The problem is particularly urgent in Norfolk and the rest of Tidewater Virginia — which the National Oceanic and Atmospheric Administration has ranked second only to New Orleans in terms of population threatened by sea-level rise — due to a fateful convergence of lousy luck. First, the seas are generally rising as the planet warms. Second, the Gulf Stream is circulating more slowly, causing more water to slosh toward the North Atlantic coast. In 2012, the U.S. Geological Survey declared a 600-mile stretch of coastline, from North Carolina’s Cape Hatteras to Boston, a “sea-level rise hotspot,” with rates increasing at three to four times the global average.
Third, the land around Norfolk is sinking, a phenomenon called “subsidence,” due in part to continuing adjustments in the earth’s crust to the melting of glaciers from the last ice age. Plus, the city is slowly sinking into the crater of a meteor that slammed into the mouth of the Chesapeake Bay 35 million years ago.
Put it all together, as VIMS scientists did when they were asked by the General Assembly to study recurrent flooding in tidewater Virginia, and models suggest tides ranging from 11 / 2 feet to 71 / 2 feet higher by 2100.
Five and a half feet represents “business as usual,” a vision of the future without “significant efforts by the world’s nations to curb greenhouse gases,” the report said. “Recent trends in Virginia sea levels suggest we are on [this] curve.”
Larry Atkinson, an oceanographer who is co-director of the Climate Change and Sea Level Rise Initiative at Old Dominion University, said when the mayor was asked about the report, he waved away the question. “He says, ‘I can’t think about five feet. What do you want me to do, move the whole city?’ ”
It’s not just Norfolk, Atkinson said. Much of the Eastern Shore would be underwater; Baltimore and Washington would be in trouble, too. “At five feet,” he said, “the Mall’s flooded.”
Driving around town, Atkinson and his colleague Michelle Covi recently pointed out dozens of places where water regularly fills the streets, keeping people from work. “By 2040, this will be flooded every high tide,” Atkinson said as he drove north on Hampton Boulevard. “That means the main road to the Navy base will be impassable two to three hours a day.”
Atkinson pulled in to O’Sullivan’s Wharf, a bar with a back deck overlooking Knitting Mill Creek. Over hush puppies and beer, he and Covi fretted about Superfund sites along the Elizabeth River. The toxic muck has been capped, but they wondered: Is the Environmental Protection Agency looking into what might happen when the water rises?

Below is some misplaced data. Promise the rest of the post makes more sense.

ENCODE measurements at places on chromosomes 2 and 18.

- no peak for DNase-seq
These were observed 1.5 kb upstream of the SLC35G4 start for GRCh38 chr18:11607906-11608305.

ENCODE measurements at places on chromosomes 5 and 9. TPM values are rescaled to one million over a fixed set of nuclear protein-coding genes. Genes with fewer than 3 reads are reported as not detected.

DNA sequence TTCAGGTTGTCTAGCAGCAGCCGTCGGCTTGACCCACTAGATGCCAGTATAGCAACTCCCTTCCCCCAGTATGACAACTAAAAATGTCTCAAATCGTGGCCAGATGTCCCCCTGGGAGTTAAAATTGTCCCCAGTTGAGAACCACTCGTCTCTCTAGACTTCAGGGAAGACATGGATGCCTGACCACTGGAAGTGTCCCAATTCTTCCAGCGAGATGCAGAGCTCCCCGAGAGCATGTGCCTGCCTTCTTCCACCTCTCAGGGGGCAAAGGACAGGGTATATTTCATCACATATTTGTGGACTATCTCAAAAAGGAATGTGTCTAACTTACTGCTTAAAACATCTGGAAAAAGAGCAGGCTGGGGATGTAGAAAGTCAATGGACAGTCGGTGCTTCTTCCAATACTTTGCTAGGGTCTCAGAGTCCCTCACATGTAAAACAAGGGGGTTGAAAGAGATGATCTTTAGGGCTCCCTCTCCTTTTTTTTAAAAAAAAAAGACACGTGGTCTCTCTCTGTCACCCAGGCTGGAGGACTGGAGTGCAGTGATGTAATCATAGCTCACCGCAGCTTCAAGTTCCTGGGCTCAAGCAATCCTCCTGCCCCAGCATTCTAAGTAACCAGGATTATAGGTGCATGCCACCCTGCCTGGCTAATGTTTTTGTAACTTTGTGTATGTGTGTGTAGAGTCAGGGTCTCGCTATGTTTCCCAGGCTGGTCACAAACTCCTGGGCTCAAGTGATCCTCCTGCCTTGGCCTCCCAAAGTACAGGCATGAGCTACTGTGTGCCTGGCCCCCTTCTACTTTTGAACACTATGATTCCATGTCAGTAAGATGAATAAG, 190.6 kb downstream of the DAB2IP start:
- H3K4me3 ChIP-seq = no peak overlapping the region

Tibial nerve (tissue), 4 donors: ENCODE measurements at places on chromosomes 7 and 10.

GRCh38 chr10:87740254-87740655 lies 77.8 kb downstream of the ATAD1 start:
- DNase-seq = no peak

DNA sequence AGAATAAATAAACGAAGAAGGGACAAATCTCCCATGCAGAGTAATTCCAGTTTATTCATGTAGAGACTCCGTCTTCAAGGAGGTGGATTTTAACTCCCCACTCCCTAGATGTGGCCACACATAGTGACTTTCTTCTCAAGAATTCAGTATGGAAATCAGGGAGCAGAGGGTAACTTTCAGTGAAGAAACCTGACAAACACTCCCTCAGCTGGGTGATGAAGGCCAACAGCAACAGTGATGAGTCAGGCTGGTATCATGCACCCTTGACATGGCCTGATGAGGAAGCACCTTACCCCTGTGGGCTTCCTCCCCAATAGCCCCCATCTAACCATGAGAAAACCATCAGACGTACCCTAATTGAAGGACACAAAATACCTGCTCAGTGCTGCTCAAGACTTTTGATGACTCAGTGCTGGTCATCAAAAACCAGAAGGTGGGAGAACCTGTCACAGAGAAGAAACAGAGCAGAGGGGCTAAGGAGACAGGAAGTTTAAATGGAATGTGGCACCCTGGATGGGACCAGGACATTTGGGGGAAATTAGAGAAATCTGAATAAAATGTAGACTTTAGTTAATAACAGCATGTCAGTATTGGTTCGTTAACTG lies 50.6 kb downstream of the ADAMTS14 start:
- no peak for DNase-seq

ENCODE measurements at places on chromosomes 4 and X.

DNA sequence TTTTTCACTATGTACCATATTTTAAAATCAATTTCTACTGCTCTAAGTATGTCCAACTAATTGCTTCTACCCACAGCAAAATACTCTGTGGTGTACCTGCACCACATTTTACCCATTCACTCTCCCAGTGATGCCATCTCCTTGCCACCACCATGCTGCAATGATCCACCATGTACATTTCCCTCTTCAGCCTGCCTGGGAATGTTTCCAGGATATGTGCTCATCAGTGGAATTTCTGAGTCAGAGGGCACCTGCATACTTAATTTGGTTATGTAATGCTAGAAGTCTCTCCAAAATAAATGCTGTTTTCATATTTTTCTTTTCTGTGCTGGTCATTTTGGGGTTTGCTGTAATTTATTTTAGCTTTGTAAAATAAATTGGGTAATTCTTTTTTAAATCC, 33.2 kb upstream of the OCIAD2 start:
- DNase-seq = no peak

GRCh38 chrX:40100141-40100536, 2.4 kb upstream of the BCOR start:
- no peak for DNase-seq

“Even landfills could be a problem,” Covi said. “I’d think they would float. Just pop up and float away.”
At a nearby table, Atkinson spotted Deborah Miller, a retired graphic designer at Old Dominion, and her husband, Gary Chiaverotti, a retired Navy captain. The couple is among Norfolk’s earliest adapters. In 2008, after filing flood-damage claims that cost the federal government more than $100,000, they agreed to let the Federal Emergency Management Agency add about four feet to the foundation of their small house on Haven Creek.
“We didn’t have to take anything out. The man said, ‘Nothing will move,’ and it didn’t,” Miller said. “My china and crystal all stayed in the china cabinet.”
FEMA paid 95 percent of the $140,000 bill. The house no longer floods, Miller said, a huge relief. But water still swamps the property, and the couple has filed additional claims for damage to the garage.
The city keeps a list of nearly 250 people who are either awaiting FEMA help or hoping to qualify for the program. But money is tight and elevation is no cure-all.
Not far from Miller’s house, FEMA raised three small homes on an inlet off the Lafayette River. The city spent $1 million more to raise the roadbed and restore a small wetland. After all that effort, Skip Stiles, executive director of Wetlands Watch, has before and after photos showing that the road still floods, though a little less aggressively.
“Would it have made more sense to buy these people out?” Stiles said, adding that the city doesn’t have the money to do that, either. “It’s hard to figure out how you get out of this.”
At City Hall, the answer is more federal help. Williams, the assistant city manager, said he has met with officials at the White House, seeking a formal process to assess risks in various parts of the country and develop criteria for making federal investments so that, he said, “it’s not political.” The White House has named a task force of state and local officials to make recommendations this fall on how best to advance “climate preparedness and resilience.” Williams sees that as a positive sign.
“The White House gets it,” he said.
But in this age of austerity, even the Pentagon struggles to get its needs met. At Naval Station Norfolk, sea-level rise prompted a decision in the late 1990s to raise the station’s 12 piers, said Joe Bouchard, base commander at the time. Construction has since been completed on only four, he said, adding that work was halted in 2008, when the recession hit, the federal budget deficit soared and Congress began frantically slashing spending.
“That’s when Washington went bonkers,” said Bouchard, an expert on the national security implications of climate change. “That’s spelled B-O-N-K-E-R-S, if you want to quote me.”
The city is also looking to federal officials to help the Unitarian Church if no one steps forward to buy its property, which is assessed at $1.8 million. Williams said the city cannot use “the people’s purse to buy every property that’s vulnerable,” but he raised the possibility of a FEMA buyout.
FEMA, however, typically has limits on what it can spend, and Slade, the minister at the church, worries whether a buyout would produce enough cash to purchase property on higher ground.
“There really are no good answers, because the only answers are unacceptable,” Slade said. “The right answer is to give this space back to nature. But this is the most historic part of Norfolk.”